Sometimes it seems as if everyone is offended, even offended by everyone’s offense. This past week AOC offended many with her baseless accusation that Senator Cruz “almost had her murdered.“ In turn she responded by being offended at the offended—didn’t they know that she had been a victim? Elaine on Seinfeld had a phrase for this, “ Yada, yada, yada.”
Being offended is a lot like seeking pity, it gets quick results but soon wearies everyone surrounding the primary dramatist. It has become a popular manipulative tool. To be better we should work at not being offended, or as Jesus put it, turning the other cheek. If I remember correctly He said, “ blessed are the peacemaker” not “placate the offended.”
We need to rise above the popular pattern of being offended and resist following the lead of the dominant pragmatic culture. Here are 5 helpful principles.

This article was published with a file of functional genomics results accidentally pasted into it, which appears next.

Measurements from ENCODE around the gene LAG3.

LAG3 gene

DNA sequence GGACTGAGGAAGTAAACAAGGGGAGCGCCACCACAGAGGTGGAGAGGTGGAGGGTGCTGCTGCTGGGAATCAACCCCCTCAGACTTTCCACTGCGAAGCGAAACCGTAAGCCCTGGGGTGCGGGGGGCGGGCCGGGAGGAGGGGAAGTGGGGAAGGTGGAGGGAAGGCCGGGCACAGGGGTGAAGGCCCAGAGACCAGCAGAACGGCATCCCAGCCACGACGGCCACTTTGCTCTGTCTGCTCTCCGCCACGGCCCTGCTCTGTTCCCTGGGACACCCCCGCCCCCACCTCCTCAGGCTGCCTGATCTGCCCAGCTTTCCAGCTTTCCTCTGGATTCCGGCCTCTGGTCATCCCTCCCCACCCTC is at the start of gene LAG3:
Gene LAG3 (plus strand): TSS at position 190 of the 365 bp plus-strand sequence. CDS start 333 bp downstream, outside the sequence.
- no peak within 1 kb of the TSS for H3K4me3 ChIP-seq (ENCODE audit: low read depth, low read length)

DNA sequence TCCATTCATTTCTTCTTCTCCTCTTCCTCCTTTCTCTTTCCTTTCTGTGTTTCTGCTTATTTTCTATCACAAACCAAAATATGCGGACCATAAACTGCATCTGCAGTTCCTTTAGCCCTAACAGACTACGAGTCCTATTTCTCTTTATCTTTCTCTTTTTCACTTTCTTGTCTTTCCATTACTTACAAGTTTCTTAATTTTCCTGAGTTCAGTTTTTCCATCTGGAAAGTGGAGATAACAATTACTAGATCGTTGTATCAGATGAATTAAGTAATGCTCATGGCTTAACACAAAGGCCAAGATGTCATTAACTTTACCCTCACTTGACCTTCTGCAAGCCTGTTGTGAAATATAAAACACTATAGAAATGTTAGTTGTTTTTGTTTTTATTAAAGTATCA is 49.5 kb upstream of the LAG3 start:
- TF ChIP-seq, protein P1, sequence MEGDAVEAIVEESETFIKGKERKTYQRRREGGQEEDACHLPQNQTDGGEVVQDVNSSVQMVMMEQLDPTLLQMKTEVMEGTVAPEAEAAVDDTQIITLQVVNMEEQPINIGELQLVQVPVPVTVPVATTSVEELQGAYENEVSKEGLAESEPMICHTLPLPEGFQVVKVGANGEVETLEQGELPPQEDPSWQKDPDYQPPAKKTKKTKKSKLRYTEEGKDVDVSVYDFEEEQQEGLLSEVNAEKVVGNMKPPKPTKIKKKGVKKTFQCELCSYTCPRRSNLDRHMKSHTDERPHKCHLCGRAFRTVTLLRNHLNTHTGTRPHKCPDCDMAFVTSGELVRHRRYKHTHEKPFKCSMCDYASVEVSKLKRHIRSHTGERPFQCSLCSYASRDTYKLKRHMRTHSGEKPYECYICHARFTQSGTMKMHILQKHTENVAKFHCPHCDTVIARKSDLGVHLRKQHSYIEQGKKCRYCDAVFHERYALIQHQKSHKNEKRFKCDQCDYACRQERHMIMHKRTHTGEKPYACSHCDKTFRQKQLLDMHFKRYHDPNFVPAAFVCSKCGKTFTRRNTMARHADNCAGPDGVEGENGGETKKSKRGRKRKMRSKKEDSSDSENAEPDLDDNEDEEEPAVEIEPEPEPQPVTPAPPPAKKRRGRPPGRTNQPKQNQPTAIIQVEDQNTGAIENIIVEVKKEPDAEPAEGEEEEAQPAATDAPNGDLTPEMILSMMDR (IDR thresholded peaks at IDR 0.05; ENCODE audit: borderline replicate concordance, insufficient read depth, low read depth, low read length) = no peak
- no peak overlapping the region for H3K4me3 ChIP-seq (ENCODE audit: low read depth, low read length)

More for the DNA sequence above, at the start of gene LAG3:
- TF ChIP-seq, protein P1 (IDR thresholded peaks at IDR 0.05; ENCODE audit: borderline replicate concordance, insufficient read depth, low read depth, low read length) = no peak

1. Accept that your ego and pride can be wounded. There are many ways your ego can be hurt—not being praised when you think you should be, not being accepted or included when you want to be, being misrepresented or misunderstood, and being insulted are but a few of the ways. As much as we all want to be “above it all” or the “be bigger person” we are also flesh and blood. It is vital we admit our weakness, acknowledge when hurts happens, and then intentionally act and live so that the “hurt people, hurt people”, cliché does not become the reality of our life.